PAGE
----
If particular albums are suited to particular audiences, Julian Casablancas of The Strokes‘ second solo project is clearly aimed at super intelligent space robots from the future.
Can us mere mortals truly begin to comprehend this intergalactic musical experiment? Goodbye traditional song structure and sayonara to conventional instrumentation, we’re blasting off to planet Casablancas without a return ticket. Not surprisingly, ‘Take Me In Your Army‘ literally feels like crash landing on another planet; it’s eerie, desolate and largely likens to reading the phone-book in a foreign language.
More assuredly, ‘Crunch Punch‘ invokes a sigh of relief in the form of an infinitely crude riff that finally casts the listener a musical rock to cling to. Yet in the same breath, the enigmatically titled ‘M.Utually A.Ssured D.Estruction‘ has no quarrels in pulling the rug from underneath us once again in this non-stop rumbling fuzz-fest.
‘Human Sadness‘ admittedly feels the most ahead of its time, likening to a futuristic Strokes track that flourishes and fades as it so desires; no longer bound by choruses, verses or traditional song structures, it has a life of its own. ‘Where No Eagles Fly‘ makes use of a similar type of repetitious riff as we experienced in ‘Crunch Punch’, with a potent chorus that sees Casablancas furiously iterate:
“Meat. Predators eat meat.”
Julian Casablancas sets phasers to stun with the bizarre ‘Father Electricity‘, a song that could comfortably soundtrack the next Donkey Kong game (if it were set in space) with its exotic yet industrial percussion. ‘Johan Von Bronx‘ progressively finds its feet after a rather sluggish awakening that finds the breakneck speed and crunching chords of ‘Business Dog‘ in hot pursuit.
As the never ending madness begins to truly challenge our attention spans, ‘Dare I Care‘ arrogantly continues the indigenous space percussion with little reservations; yet with patience, a number of transitions into an intergalactic Strokes track manifest themselves, making the entire experience patiently cathartic. The final act of ‘Tyranny’ sees Nintendo Wii menu music demonised in the form of aptly titled ‘Nintendo Blood‘. It’s shortly followed by the brash, crackling synth of ‘Off To War..‘ that draws the album to somewhat of an unexplained and anticlimactic close. So what can we take from this surreal, experimental and often confusing take on music?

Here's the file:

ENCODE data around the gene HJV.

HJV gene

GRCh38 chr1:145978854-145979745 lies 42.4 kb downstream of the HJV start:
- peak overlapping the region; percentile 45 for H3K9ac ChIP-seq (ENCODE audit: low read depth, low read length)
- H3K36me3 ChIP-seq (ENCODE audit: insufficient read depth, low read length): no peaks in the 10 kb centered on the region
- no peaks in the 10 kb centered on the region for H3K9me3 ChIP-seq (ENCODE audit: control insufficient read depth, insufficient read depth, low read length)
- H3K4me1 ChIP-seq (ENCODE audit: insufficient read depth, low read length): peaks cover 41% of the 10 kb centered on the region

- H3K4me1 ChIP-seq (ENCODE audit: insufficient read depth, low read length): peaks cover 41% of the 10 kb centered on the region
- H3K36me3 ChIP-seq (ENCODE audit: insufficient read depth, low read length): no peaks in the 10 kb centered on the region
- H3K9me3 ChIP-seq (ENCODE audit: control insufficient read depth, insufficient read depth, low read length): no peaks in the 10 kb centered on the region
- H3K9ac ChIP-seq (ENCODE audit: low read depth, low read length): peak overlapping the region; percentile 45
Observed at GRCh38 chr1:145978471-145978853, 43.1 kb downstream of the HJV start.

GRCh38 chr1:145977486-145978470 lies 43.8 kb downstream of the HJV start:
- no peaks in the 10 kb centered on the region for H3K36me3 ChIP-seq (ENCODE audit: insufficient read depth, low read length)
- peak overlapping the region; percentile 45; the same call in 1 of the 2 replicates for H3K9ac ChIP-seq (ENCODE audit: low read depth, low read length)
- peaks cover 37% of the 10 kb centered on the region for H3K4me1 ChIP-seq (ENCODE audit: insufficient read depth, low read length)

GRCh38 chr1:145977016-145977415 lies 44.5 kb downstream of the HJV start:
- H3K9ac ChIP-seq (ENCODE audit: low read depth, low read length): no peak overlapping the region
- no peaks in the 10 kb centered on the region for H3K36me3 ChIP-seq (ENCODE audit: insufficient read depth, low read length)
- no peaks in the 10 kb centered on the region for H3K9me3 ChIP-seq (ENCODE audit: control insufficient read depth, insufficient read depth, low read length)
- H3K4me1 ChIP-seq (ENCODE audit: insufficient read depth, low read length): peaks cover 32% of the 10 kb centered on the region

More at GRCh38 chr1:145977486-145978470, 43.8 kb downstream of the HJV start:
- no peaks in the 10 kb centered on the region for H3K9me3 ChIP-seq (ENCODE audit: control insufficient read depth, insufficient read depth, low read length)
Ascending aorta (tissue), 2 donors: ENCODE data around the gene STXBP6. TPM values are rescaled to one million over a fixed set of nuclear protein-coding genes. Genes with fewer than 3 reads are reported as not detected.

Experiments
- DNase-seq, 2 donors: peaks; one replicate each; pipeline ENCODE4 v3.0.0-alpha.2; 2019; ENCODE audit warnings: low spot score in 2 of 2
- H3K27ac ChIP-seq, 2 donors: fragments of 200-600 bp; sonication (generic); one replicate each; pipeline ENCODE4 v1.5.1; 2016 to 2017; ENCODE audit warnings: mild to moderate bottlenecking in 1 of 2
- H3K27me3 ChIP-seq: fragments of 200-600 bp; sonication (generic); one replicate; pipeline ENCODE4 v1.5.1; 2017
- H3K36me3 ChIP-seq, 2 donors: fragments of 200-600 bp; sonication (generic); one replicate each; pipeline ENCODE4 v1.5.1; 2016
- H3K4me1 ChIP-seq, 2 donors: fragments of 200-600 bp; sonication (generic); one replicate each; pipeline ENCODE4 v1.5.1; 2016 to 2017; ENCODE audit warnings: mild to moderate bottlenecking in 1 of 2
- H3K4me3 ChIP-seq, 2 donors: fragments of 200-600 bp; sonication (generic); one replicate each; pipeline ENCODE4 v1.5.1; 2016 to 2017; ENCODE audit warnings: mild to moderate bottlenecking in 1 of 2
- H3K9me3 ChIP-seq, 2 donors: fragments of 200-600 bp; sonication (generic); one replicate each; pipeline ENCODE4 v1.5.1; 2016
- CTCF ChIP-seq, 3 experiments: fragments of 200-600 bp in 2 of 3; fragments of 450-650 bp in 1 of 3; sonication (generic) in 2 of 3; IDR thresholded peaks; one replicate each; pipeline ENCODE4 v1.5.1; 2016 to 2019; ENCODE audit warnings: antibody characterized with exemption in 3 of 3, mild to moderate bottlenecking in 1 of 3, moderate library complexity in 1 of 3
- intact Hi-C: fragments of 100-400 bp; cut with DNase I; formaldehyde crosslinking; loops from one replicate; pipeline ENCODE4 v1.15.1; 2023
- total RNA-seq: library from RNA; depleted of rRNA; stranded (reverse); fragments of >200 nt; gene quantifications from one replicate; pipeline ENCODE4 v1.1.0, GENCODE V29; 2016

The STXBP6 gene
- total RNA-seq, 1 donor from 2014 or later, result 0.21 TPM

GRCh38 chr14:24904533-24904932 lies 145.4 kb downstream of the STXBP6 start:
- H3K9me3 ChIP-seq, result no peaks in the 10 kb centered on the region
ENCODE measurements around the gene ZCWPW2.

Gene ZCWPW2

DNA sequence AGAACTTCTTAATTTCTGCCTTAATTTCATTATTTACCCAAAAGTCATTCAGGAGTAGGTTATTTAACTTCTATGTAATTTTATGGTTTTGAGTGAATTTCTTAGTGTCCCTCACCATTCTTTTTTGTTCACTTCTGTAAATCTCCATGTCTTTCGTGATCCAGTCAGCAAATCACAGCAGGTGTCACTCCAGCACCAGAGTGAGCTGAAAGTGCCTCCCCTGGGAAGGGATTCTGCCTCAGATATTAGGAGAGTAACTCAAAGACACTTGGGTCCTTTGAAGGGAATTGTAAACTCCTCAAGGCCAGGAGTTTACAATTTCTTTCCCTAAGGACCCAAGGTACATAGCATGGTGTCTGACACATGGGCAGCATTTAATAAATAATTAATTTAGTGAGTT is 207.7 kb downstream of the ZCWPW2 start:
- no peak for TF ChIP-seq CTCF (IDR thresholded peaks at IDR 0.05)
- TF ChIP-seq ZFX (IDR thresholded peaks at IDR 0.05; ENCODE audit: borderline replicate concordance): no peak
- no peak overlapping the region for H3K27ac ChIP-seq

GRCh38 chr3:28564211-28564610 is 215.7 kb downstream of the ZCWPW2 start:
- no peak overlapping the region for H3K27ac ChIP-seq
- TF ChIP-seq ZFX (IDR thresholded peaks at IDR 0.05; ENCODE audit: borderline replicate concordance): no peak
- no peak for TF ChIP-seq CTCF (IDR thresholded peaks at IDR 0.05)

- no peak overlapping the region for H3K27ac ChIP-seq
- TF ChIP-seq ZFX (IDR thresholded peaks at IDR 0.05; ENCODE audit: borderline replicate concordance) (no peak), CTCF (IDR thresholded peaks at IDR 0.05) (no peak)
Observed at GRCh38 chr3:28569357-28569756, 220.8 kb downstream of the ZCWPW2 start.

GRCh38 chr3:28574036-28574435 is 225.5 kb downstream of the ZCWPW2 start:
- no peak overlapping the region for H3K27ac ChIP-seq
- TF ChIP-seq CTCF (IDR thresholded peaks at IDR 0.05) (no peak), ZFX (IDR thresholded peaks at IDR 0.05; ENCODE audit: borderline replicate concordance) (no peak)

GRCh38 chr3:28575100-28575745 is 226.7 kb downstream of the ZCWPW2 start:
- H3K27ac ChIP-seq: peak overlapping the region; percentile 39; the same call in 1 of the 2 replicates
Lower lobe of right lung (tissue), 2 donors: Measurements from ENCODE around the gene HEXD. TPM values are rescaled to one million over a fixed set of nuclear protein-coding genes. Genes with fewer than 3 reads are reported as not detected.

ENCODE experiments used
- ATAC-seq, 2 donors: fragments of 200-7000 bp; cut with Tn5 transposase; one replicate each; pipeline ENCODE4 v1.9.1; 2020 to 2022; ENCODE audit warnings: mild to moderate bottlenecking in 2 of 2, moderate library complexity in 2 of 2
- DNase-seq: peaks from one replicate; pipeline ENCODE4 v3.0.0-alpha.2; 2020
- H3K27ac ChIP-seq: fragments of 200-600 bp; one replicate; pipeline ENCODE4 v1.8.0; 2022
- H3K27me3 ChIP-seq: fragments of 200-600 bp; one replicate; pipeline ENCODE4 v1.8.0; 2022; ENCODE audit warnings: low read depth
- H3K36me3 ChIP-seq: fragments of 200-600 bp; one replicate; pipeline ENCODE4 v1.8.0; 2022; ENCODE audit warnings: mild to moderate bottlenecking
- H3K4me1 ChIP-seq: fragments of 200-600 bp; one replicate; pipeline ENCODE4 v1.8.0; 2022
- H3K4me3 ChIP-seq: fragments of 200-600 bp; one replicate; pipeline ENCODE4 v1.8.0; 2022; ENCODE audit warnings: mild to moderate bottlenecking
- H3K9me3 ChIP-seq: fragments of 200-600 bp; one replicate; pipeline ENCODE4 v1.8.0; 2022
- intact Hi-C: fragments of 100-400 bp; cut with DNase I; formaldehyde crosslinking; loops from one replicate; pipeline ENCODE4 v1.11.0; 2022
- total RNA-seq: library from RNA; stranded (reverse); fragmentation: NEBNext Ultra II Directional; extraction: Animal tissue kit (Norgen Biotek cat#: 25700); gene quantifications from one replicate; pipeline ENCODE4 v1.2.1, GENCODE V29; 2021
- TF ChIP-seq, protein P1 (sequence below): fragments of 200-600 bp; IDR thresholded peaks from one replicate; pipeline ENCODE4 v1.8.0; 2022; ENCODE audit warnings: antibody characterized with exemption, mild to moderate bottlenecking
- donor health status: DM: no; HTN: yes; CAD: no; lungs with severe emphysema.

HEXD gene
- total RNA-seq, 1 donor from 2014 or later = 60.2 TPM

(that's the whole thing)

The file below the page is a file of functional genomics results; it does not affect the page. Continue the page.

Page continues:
In all honesty, it’s hard to even judge this album as music at all. It has an abject hatred of all traditional song instrumentation and far favours textures and colours (namely the colour black) instead. In fact, ‘Tyranny’ largely opts to make all instruments sound as little like that instrument as it possibly can. It purposefully rejects any kind of typical song structure, effectively giving the listener a compass to follow that later turns out to be a potato masher. Crucially this begs the question: If you take away all of music’s vital conventions… is it still even music anymore?
All in all, ‘Tyranny’ is an album that exists as a futuristic universe that you can escape to for an hour, not necessarily something you can simply listen to on a whim. It breaks convention more than a bearded woman winning Eurovision and for that, we salute it. But to judge an album as music, when it so consistently tries not to be, simply feels unjust. For an album that is often about as musical as an inkjet printer, we feel that only a rating as unconventional as ‘Tyranny’ itself would be appropriate. ??/10